BWW Review: DAYS OF ATONEMENT: The Strength of Sisterhood
Days of Atonement
Written by Hanna Azoulay-Hasfari, Translated by Shir Freibach, Directed by Guy Ben-Aharon; Scenic Designer, Cristina Todesco; Costume Designer, Charles Schoonmaker; Lighting Designer, Scott Pinkney; Sound Designers, Tony Meola & Zach Williamson; Production Stage Manager, Adele Nadine Traub
Performances through June 25 by Israeli Stage at Deane Hall, Calderwood Pavilion, Boston Center for the Arts, 527 Tremont Street, Boston, MA; Box Office 617-933-8600 or www.IsraeliStage.com
Israeli Stage presents the North American premiere production of Hanna Azoulay-Hasfari's Days of Atonement, a dramatic exploration of the Moroccan-Israeli immigrant experience through the eyes of four estranged sisters who reunite when their mother goes missing on the eve of Yom Kippur. Azoulay-Hasfari, who was Israeli Stage playwright-in-residence in 2016, suggests that each of the siblings represents an aspect of her own life, and also evokes some of the distinct factions of Israeli society. Producing Artistic Director Guy Ben-Aharon directs the stripped-down staging featuring a quartet of strong, complex performances from Jackie Davis, Adrianne Krstansky, Ramona Lisa Alexander, and Dana Stern.
While Days of Atonement has the distinct flavor of Jewish family relations, it also has a universal resonance for anyone who grew up with siblings or, for that matter, has seen even a smattering of movies and television shows which focus on the family for dramatic or comedic effect. Each of the Ohana sisters in the play struggles not to be constrained by the labels they earned over the course of their lives, even as they continue to hold the other three in the same narrow view. Molded by birth order and shaped by the specifics of their relationships with their parents, the daughters went out into the world under a variety of circumstances to find their own identities, for better or worse. Reuniting in the face of this fraught state of affairs (mother's unknown whereabouts) heightens emotions and galvanizes them to fight for their standing.
Azoulay-Hasfari crafts characters with depth, nooks, and crannies, and everyone in the ensemble gives a nuanced, fully realized rendering that stakes out the sisters' territory in the family's landscape. We are led into the story by the youngest sister, Amira (Dana Stern), who aims her video camera at members of the audience before turning it on herself and later capturing her sisters for an unfinished school project. Alternately adolescent and pouty, childish and fearful, or caring and responsible, Amira is authentically brought to life by Stern's ability to quickly shift tone and the genuine warmth she shares with her scene partners when the sisters are getting along. Amira is the only one still at home (father left before she was born) and issues the summons that brings her sisters back to the Moroccan immigrant enclave of Netivot where they all grew up.
Malka (Jackie Davis), the eldest sister, is unhappily married and obsesses over her husband's presumed infidelity. Next in age, Evelyn (Adrianne Krstansky) was sent away to boarding school and became an ultra-Orthodox Jew. She already has eight daughters and is pregnant again, a condition which both appalls her sisters and threatens her health. The second youngest is Fanny (Ramona Lisa Alexander), a successful self-made businesswoman and feminist who was put out of the house at 16 because of her wild nature and sexual escapades. Clearly, each woman totes substantial baggage, as well as her solipsistic idea of growing up in the Ohana family.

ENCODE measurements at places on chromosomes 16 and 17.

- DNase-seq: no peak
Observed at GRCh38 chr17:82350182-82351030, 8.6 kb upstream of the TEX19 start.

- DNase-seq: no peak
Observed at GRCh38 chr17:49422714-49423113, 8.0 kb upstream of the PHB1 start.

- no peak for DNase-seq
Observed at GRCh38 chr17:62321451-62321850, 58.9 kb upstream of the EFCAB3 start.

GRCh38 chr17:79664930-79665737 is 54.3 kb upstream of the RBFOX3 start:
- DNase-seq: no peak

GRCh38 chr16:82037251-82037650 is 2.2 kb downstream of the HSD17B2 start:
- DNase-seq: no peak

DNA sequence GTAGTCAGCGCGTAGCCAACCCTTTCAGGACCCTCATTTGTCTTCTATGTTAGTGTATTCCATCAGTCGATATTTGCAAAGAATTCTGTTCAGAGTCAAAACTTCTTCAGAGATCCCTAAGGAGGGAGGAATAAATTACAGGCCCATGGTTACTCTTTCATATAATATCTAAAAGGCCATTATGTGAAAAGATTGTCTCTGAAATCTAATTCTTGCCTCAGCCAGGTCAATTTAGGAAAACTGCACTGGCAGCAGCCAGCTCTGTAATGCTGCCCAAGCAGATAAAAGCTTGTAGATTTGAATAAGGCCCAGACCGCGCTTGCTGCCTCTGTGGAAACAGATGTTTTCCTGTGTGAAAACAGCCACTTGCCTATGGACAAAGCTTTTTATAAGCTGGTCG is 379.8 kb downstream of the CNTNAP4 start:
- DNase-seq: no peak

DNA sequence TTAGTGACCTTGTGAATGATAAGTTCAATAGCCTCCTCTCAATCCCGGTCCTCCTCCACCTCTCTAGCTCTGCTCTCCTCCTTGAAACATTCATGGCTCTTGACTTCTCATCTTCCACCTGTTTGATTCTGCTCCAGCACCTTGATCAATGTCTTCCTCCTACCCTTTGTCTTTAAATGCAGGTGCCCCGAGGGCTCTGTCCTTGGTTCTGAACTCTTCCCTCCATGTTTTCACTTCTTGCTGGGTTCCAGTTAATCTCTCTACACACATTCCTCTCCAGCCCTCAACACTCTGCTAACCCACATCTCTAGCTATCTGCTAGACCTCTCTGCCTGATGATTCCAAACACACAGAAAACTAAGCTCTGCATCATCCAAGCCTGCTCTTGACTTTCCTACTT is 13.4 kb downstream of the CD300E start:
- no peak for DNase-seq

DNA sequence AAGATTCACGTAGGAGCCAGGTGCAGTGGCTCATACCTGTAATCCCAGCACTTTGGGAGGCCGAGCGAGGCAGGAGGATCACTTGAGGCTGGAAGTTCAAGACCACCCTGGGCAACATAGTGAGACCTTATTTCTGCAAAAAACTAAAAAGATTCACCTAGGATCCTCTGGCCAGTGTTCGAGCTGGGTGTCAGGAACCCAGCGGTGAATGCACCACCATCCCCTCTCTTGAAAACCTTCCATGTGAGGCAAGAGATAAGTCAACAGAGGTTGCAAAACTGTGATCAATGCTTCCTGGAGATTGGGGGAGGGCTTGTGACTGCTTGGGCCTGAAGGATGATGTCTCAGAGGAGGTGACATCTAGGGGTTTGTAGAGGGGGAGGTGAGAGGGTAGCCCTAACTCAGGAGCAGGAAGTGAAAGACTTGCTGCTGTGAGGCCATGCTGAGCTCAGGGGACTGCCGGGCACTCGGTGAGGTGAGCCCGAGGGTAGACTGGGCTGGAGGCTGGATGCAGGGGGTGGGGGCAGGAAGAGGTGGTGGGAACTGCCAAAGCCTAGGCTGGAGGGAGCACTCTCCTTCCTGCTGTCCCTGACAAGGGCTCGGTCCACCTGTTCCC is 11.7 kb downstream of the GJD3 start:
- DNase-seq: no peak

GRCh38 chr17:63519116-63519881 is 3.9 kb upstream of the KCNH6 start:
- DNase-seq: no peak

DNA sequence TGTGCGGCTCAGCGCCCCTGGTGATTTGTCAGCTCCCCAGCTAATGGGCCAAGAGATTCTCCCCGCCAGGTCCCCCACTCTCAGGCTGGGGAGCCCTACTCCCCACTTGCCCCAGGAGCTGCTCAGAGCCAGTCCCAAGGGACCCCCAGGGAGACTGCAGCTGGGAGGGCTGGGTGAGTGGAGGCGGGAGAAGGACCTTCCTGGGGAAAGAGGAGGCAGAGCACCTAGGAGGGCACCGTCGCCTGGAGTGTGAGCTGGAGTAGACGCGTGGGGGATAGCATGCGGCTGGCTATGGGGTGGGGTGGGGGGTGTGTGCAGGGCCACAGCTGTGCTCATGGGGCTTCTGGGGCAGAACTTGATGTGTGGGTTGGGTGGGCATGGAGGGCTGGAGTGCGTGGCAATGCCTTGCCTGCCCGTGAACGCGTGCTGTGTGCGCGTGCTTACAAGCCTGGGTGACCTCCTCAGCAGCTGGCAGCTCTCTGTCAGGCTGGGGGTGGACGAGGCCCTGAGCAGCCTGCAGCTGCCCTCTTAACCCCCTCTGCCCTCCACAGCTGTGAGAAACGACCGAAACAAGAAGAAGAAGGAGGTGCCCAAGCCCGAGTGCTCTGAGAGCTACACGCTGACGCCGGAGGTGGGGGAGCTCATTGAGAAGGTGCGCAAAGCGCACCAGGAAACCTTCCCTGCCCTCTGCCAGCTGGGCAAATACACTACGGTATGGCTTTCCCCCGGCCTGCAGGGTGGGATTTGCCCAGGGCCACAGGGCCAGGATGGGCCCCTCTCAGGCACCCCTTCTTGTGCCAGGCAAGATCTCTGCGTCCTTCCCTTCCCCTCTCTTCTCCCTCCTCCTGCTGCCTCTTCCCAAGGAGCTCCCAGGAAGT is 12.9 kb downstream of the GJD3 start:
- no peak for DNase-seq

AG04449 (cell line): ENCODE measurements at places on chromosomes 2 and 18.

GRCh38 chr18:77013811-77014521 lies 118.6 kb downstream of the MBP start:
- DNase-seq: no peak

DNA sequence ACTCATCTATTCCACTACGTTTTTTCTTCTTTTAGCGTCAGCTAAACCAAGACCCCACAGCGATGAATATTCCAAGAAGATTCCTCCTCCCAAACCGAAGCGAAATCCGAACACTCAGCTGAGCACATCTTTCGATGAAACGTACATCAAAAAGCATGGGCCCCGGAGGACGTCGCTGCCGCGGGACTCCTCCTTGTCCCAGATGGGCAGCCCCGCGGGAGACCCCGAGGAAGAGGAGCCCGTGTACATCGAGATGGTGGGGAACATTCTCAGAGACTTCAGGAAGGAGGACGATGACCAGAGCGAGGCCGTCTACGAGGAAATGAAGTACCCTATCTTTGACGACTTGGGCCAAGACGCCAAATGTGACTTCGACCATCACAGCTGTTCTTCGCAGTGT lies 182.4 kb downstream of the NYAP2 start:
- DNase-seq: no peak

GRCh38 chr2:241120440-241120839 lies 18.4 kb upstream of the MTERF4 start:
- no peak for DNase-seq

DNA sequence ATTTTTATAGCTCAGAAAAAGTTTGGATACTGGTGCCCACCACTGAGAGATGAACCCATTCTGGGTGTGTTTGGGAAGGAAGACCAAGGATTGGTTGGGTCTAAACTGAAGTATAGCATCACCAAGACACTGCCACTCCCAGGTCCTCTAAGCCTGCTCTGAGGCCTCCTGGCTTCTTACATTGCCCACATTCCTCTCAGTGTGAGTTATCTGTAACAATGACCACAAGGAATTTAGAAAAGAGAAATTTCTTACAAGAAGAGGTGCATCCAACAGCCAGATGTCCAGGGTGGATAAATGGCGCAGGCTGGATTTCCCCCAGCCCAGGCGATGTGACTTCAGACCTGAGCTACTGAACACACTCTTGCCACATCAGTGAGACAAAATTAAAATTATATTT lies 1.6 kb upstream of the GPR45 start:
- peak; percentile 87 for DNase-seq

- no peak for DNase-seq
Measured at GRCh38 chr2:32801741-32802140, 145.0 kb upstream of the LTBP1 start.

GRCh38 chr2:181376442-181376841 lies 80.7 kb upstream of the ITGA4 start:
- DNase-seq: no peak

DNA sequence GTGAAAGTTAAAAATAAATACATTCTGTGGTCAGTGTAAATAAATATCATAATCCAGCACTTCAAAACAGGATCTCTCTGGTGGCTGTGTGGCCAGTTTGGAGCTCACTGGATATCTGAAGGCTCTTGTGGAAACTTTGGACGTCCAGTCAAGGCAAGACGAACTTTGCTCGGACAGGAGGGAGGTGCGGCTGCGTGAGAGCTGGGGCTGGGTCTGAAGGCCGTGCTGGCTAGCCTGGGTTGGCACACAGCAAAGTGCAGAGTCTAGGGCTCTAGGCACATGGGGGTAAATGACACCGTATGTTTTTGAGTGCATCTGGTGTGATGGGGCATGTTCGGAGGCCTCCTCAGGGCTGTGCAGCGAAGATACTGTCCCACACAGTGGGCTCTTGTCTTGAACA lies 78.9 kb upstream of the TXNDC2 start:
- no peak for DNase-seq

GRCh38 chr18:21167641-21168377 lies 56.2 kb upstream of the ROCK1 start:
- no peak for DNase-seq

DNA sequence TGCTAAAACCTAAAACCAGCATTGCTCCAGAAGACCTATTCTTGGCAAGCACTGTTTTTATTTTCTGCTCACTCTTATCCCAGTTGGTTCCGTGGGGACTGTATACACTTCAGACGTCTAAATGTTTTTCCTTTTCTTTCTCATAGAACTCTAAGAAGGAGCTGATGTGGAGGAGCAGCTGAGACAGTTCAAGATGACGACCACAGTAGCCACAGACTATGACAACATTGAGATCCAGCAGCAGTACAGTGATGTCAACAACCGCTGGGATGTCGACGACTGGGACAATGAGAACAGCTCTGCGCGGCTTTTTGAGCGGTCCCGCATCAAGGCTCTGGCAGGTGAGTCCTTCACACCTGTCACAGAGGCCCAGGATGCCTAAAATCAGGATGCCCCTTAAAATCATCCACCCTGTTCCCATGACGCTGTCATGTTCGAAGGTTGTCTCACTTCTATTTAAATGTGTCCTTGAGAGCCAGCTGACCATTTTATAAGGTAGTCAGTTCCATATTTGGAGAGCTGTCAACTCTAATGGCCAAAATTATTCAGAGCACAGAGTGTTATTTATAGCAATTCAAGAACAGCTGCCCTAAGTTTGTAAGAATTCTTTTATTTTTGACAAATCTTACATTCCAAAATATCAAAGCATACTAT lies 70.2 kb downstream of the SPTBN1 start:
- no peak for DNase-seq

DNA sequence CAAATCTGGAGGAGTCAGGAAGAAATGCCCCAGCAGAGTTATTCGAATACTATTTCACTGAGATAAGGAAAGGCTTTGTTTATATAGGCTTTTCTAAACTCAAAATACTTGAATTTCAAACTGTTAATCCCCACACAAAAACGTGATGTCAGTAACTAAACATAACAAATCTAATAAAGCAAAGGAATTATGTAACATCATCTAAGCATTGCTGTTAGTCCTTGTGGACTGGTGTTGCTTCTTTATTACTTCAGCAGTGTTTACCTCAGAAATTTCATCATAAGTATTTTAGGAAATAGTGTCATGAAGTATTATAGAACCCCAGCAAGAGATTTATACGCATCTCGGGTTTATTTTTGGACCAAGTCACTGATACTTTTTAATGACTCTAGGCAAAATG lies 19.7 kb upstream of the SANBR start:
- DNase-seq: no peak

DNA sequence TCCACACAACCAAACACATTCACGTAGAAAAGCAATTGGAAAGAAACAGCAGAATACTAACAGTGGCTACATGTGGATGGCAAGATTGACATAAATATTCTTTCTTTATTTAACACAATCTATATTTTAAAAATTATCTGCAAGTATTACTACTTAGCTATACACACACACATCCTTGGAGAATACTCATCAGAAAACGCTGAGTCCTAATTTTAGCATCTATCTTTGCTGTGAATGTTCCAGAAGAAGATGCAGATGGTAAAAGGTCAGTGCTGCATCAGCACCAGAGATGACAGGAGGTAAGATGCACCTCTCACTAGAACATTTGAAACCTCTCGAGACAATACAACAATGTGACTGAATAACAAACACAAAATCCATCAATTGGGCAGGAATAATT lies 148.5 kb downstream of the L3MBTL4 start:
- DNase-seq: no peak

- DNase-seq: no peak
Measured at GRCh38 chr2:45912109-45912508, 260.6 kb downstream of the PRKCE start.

Other factors that came into play during their childhood were the fact that their parents had troubles and that their mother was a Moroccan immigrant. The daughters each reacted in their own way to their environment and took different paths as adults. Being together is a challenge and they snipe at each other, forming coalitions of two or three, depending on the circumstances. However, they are at least unified in their concern about their mother, and underlying the whole enterprise is the impending holy day, the Day of Atonement. They must pause and reflect, so that by the time the Shofar sounds to mark the end of Yom Kippur, there can be resolution.
Ben-Aharon's minimalist staging allows the focus to be on the women and each of their individual stories. The simplicity is designed by Cristina Todesco (scenic), Charles Schoonmaker (costume), Scott Pinkney (lighting), and Tony Meola and Zach Williamson (sound). Everyone dresses in black, but extreme differences in dress aptly convey the personality of the characters. The director keeps the actors moving back and forth, around and among a series of benches, to eliminate the potential for stasis in a play where there is so much talking, but little action. However, the acting is riveting, drawing the attention to every word. Alexander delivers an especially captivating speech when Fanny tells her sisters exactly what happened that caused her eviction from the home, and then about her life on the street. Davis, Krstansky, and Stern each have an absorbing moment to share their journeys, as well.
Azoulay-Hasfari has written a play that reflects on her own experiences and those of Moroccan-Jewish immigrants in Israel, but is universal in nature. Ben-Aharon has chosen a diverse cast that represents the American melting pot, too. Most importantly, these four actors are able to tell their characters' stories, informed by their life experiences, and engage the audience in a way that encourages you to think about the relationships in your own family.